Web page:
Are deodorizing fabrics safe?

Are deodorizing fabrics safe?

I’ve had deodorizing tubesox for some years, and they work for a while.

I’ve got deodorizing sheets and they’re great.

Since I’m in a perpetual swamp area of Florida, sour smelling sheets used to problem, and I hate to wash them a lot because they fill a load. $2 to wash & dry.

The only thing that bothers me is the instructions to wash with bleach to “recharge” the sheet with chlorine atoms.

Has anyone tested this for safety? Does the FDA have to pass on fabrics? Or whatever group tests those fire retardant pajamas? UL?

Maybe I’ve just got more trust in the government. Yeah, I think they’re safe. I checked the FDA’s website and I didn’t see any alerts concerning tube sox.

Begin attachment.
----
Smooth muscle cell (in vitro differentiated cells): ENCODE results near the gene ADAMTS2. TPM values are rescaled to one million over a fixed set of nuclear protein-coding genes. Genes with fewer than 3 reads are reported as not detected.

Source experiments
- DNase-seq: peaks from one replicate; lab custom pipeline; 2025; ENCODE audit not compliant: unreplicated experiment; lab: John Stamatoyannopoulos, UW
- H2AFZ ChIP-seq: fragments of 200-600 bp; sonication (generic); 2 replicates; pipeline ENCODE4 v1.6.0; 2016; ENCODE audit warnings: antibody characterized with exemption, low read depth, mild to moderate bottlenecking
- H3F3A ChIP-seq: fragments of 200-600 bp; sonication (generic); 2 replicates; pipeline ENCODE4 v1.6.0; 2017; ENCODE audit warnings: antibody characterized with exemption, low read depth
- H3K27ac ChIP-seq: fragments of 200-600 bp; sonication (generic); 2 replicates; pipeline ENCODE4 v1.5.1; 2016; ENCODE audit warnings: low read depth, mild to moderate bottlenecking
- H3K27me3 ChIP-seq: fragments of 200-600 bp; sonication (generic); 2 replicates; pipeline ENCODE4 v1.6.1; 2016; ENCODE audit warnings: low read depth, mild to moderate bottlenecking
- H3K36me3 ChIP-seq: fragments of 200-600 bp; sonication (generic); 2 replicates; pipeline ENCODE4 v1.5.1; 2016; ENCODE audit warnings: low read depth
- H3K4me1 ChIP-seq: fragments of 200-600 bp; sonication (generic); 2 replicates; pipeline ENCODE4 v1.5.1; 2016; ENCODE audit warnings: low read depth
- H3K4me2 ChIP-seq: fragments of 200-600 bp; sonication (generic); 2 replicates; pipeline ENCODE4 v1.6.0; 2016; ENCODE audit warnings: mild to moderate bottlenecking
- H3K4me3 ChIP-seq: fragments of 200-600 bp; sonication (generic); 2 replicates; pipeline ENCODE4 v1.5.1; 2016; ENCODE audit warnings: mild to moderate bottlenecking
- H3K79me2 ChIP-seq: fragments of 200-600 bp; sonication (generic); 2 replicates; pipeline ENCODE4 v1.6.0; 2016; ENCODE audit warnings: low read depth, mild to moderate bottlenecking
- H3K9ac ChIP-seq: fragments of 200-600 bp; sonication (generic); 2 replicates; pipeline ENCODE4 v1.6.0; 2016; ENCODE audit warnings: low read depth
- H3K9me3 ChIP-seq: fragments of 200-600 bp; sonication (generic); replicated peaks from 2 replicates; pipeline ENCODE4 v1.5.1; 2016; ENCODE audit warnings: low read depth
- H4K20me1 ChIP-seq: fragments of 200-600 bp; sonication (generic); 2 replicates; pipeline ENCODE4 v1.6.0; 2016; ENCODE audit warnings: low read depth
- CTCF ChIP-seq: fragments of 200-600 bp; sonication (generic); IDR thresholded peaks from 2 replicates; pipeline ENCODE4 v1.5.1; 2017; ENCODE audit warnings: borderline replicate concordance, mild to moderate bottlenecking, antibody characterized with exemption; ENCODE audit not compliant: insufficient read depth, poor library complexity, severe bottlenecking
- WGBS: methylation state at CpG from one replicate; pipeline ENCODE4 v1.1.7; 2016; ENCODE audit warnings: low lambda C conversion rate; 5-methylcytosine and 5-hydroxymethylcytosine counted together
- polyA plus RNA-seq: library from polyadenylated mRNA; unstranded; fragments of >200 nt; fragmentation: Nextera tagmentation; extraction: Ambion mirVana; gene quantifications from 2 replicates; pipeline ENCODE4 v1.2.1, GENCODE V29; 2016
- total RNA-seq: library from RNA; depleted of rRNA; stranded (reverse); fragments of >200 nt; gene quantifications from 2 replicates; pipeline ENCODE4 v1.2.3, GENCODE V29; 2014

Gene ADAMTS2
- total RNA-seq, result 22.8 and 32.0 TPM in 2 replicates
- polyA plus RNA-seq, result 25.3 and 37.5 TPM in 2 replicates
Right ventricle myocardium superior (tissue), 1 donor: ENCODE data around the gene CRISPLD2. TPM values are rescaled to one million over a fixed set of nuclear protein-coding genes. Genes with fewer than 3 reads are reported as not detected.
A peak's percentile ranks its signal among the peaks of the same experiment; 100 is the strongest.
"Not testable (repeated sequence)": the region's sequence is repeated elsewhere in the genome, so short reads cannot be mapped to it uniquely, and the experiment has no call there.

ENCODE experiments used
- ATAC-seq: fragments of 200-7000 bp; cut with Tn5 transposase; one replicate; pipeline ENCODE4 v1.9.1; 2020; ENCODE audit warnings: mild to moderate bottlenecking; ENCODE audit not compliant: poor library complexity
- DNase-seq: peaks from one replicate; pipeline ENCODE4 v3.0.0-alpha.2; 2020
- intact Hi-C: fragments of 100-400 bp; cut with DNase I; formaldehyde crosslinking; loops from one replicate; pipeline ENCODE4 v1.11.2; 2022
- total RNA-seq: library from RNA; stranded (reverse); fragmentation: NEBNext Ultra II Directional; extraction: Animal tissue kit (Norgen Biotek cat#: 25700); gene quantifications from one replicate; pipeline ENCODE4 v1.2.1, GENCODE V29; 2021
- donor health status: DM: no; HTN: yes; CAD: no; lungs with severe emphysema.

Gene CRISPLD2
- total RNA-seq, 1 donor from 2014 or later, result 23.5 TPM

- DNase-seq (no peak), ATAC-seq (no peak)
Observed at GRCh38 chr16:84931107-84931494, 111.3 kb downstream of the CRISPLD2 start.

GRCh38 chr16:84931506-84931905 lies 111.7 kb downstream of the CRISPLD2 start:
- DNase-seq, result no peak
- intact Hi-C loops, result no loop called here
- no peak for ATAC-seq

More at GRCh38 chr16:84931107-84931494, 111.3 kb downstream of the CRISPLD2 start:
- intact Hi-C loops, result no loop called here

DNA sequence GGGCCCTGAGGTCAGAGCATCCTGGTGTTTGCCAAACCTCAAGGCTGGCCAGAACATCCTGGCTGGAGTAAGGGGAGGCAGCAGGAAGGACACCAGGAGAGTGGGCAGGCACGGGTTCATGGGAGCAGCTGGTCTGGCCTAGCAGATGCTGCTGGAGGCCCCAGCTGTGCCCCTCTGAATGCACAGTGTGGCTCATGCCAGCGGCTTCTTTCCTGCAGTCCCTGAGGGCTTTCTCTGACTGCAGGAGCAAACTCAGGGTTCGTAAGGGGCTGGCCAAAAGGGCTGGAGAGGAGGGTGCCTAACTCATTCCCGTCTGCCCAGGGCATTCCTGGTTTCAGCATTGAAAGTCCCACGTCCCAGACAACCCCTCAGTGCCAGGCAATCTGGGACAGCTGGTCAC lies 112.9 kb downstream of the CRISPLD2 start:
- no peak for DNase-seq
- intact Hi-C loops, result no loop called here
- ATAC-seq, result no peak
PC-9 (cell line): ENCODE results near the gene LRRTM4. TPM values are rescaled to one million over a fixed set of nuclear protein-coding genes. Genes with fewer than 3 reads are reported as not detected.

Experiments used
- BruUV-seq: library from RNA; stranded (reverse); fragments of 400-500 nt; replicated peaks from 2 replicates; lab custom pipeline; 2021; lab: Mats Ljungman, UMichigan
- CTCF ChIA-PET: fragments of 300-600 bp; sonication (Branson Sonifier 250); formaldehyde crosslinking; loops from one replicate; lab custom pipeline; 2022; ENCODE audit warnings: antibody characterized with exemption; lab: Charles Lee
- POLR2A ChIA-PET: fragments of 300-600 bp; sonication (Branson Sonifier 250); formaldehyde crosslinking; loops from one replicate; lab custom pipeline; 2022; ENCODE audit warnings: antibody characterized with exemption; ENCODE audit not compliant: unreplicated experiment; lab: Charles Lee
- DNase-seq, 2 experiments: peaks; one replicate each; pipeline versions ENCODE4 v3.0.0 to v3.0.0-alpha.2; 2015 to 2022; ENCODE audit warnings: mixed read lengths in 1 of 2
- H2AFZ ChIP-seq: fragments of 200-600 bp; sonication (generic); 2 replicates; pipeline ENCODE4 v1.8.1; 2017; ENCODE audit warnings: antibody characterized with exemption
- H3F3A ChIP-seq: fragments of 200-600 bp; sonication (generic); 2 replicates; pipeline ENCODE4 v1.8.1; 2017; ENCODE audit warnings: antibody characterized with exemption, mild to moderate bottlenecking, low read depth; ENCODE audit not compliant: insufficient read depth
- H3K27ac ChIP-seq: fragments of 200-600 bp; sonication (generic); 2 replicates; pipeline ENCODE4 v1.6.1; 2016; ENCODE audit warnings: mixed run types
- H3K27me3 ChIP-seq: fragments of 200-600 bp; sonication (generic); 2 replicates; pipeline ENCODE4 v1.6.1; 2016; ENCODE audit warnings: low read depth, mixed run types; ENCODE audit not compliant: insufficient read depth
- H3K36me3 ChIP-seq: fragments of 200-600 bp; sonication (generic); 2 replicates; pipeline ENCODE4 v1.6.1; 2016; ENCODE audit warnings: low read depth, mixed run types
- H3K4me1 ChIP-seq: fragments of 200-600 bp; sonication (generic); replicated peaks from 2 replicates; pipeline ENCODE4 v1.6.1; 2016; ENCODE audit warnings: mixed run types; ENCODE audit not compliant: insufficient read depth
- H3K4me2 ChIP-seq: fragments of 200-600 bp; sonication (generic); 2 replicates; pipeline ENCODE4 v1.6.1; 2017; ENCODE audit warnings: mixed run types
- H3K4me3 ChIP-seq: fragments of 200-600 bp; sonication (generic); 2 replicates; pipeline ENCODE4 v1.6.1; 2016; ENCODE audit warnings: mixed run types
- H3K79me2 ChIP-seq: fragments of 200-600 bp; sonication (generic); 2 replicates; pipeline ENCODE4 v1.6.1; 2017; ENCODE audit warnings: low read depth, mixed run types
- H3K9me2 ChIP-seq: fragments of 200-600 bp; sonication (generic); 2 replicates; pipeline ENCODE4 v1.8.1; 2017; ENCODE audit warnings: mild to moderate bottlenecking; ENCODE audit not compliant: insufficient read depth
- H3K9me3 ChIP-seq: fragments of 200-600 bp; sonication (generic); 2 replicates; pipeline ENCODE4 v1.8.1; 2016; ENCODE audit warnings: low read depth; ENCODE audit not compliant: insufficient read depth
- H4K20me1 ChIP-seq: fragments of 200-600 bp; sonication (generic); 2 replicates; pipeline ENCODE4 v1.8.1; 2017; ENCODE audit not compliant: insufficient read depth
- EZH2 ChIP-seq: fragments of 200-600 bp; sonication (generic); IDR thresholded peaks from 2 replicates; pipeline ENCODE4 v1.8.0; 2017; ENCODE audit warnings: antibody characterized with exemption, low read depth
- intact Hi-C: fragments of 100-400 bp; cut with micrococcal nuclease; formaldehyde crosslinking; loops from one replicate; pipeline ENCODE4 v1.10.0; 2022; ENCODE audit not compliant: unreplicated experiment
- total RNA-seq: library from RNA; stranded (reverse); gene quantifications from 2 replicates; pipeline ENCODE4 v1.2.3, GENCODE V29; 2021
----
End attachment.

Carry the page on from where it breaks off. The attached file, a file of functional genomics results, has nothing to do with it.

Washing it in bleach to “recharge” the chlorine atoms just means “adding” chlorine atoms, sticking them onto the fabric. That’s how the deodorizing action works–there are chlorine atoms in amongst the fabric fibers, which act on the bacteria that cause odor. After a while they wear off and you have to add more. I believe the socks themselves are probably a special weave to enable the fabric to pick up and hold the chlorine. Regular fabrics, the chlorine would just wear off or rinse out in the final rinse.

Chlorine is just bleach–it’s perfectly safe to put bleach next to your skin (depending of course on how strong it is!) Follow the manufacturer’s instructions and you’ll be fine.

Dilbert (to two helmet-hair babes at a coctail party):
" My socks use an antimicrobial polymer to bond chlorine atoms to cotton.
I can wear these babies for days before they start to stink."

Dilbert to Dogbert:
"What was that other pick-up line we talked about?
“It was ‘Hi’.”

Cecil on odor-eating socks.

There are also new socks with silver fibers. They work REALLY well, but are not cheap. Cecil should give them a try, for his dad, perhaps.